Romans 12:14-21 is full of gentle wisdom, especially v. 18: “If it is possible, so far as it depends on you, live peaceably with all” (NRSV). “If it is possible….” Sometimes it isn’t possible. You cannot control the other side of the debate. All you can do is be responsible for you. But this is where the other injunctions found in this passage come into play: Don’t repay evil for evil (as in railing for railing). Leave vengeance to God. Overcome evil with good. And, to go back to Jesus’ words in the Sermon on the Mount: “Love your enemies and pray for those who persecute you” (Matt 5:44, NRSV). If I can manage to follow these points, I’ll do well in conflict.


The second passage that consistently comes to mind as I contemplate the goal of civil discourse is Eph 4, especially v. 15: “But speaking the truth in love, we must grow up in every way into him who is the head, into Christ” (NRSV). As with Rom 12, this passage addresses a community of Jesus’s followers, and a particularly relevant one for our consideration. Ephesians 2 shows that this congregation is made up of Jew and Gentile, culturally distinct and often suspicious of each other’s backgrounds – a breeding ground for hostility. The immediate context of ch. 4 speaks to the link between sound doctrine and growing to maturity – to the full measure of the stature of Christ. 

It’s good to remember the point of theological discourse – growth. Whether it’s the doctrinal edification of a brother, or my own growing fruit as I exhibit patience and gentleness, good discourse should be profitable for all involved.

In truth, we disagree on a significant range of theological and ethical questions, no matter what our denomination’s official stances may be. We, likewise, must with courage and gentleness engage the core issues of the faith, around which we commit to the unity of the Spirit in the bond of peace. This desired aim takes work, persistence, courage, and epistemic humility. The Ephesian Christians – made up of Jew and Gentile alike – had to do the same kind of work.

Those precepts make sense to me. Whether it’s Methodist against Methodist as in Mr Rankin’s example, Jew v. Gentile, Christian v. lost person, Arminian v, Calvinist, no matter what the level of polarization seems to be, it’s difficult to maintain the “civil” in civil discourse. Yet we must. I believe it’s incumbent upon Christians to provide the example for right speech in the world. If we can’t or won’t do it, who will? We have the Spirit.

How to apply all this?

As an application, I’ll share what I do. I don’t have it all figured out. I still struggle with all these issues and I know I fail sometimes. I have found it helpful to:

1. Wait. Knee-jerk reactions to an abrupt comment doesn’t advance the conversation. And that is always the goal. Advance the conversation- not my agenda.

2. Pray. Pray for the Spirit to create a right attitude in you. Before you answer and during the waiting, whether it’s a few minutes or a day, pray for your heart and the other person’s heart to be opened to biblical truths, spoken boldly in love. Or, if you prefer, spoken in love with boldness.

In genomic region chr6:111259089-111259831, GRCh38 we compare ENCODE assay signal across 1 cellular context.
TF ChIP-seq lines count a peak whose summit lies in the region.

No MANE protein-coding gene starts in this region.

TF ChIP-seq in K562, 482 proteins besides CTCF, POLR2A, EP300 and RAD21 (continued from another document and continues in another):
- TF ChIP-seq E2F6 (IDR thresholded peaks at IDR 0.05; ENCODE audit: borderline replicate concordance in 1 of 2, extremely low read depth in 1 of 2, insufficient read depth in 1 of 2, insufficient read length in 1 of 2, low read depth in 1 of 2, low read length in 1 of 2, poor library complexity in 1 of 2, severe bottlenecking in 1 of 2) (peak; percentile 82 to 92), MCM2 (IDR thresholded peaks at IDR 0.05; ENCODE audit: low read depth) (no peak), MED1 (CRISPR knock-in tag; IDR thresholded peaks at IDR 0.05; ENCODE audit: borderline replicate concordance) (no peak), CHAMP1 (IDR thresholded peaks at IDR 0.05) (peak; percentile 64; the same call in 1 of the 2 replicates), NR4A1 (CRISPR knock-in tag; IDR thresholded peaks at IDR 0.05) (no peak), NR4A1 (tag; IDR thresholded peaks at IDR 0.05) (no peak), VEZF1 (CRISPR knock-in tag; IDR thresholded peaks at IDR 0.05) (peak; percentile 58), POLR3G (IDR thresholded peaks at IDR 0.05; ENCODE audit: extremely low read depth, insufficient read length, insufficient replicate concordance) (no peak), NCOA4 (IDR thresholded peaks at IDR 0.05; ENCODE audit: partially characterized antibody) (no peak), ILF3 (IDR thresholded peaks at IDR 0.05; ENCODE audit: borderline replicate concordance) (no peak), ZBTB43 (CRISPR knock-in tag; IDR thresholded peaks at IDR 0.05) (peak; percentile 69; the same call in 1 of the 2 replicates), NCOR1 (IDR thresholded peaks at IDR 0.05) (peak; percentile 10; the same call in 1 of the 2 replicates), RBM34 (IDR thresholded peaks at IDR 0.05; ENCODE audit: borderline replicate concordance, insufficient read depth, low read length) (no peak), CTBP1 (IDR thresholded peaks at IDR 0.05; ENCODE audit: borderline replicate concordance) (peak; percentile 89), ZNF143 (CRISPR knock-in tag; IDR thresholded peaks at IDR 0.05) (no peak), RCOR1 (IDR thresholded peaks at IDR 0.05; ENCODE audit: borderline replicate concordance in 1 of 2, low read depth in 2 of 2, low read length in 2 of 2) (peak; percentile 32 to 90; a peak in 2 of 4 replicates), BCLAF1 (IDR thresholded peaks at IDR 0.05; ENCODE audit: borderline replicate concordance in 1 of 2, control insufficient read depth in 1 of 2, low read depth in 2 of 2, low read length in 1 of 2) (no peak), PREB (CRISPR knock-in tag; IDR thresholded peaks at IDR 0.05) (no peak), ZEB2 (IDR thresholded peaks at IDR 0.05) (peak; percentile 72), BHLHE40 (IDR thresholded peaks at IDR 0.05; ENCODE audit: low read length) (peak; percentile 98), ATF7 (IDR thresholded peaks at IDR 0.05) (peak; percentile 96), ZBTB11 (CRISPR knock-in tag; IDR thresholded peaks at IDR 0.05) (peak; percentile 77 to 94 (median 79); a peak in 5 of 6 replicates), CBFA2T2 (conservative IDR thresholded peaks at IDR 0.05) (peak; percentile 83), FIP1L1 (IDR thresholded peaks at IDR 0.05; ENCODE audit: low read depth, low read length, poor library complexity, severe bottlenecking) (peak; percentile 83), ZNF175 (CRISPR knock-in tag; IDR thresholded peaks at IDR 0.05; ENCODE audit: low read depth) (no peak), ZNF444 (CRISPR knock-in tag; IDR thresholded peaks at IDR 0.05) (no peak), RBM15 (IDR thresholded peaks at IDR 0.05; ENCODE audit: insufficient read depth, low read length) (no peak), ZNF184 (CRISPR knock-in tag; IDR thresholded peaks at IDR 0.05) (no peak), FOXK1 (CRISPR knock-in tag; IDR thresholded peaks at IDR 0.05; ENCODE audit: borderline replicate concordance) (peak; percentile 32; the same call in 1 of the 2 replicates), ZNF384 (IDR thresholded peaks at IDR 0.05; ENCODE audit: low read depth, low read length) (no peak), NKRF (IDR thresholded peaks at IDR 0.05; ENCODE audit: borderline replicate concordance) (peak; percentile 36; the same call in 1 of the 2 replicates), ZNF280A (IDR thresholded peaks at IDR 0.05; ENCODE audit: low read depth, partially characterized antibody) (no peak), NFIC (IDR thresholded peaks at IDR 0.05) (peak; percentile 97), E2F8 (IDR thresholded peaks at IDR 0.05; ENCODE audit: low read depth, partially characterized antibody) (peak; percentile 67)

3. Use more scripture, not less. Use the Lord’s words. Those are the ones that penetrate. Not our persuasiveness nor our opinion.

Also, I don’t engage with straw men. That’s when someone asserts I’ve said something in my essay that I hadn’t, and then argues from that incorrect position. I don’t waste time correcting them. I simply say that I hadn’t said that, and if they’d like to continue conversing, which I would love them to do, please copy-&-paste the pertinent part from my essay from which they would like to launch a discussion. Straw men are a passive-aggressive way to derail your thread and get the commenter’s agenda out there. Guard your comment stream.

I also do not allow drive-by commenters. I addressed this in part 1.

I do not allow someone to post links to places where bad doctrine abounds. I rarely allow a link at all, unless it’s to a really credible ministry I don’t have to take a lot of time to investigate links. I need to stay focused on the ministry at hand, not follow someone else’s rabbit trail, as sincerely as they may have offered it.

I don’t allow people to post bad doctrine. I’m responsible for what happens under my name, and I’m careful and ruthless in this regard. Sometimes I am charged with ‘limiting free speech.’ This is a ridiculous assertion and do not let it guilt you. No one has a “right” to post undoctrinal things under the banner of my name. You would not allow it in your home and you shouldn’t allow it under your social media.

I view my Facebook, Twitter, email, and blogs as part of my home. They are an extension of me and a reflection of me. Which is to say, they are a reflection of Christ in me. Guard the deposit.


Mr Rankin concludes:

Although most of us likely feel caught in the middle (the left, right, and center/middle construal is not helpful, but that’s another matter), we are effectively being forced to have an opinion about serious matters. We all have Facebook friends who post unguarded and sometimes cruel comments. How do we manage?

Always Representing the Lord
Inevitably, as followers of Jesus we will either cast him in a good light or a bad one. Our goal must always be to represent Christ faithfully, especially in the heat of the moment: to love our enemies and pray for those who might spitefully use us, even while we speak the truth to them.

If you adopt one or more of the scriptures listed here or in part 2 as your foundation for theological discourse, then the application will happen in an organically spiritual way.



Further reading

The End Time: How to Contend for the Faith Part 1

The End Time: How to Contend for the Faith Part 2

Ligonier Devotional: Contend for the Faith

Grace To You Q&A: How to Contend for the Faith What is Apologetics? An Outline

2 thoughts on “How to Contend for the Faith Part 3- Putting it all together

  1. Pingback: How to contend for the faith, it can be confusing, Part 1 | The End Time

  2. Pingback: How to Contend for the Faith, part 2. Why Christians Disagree | The End Time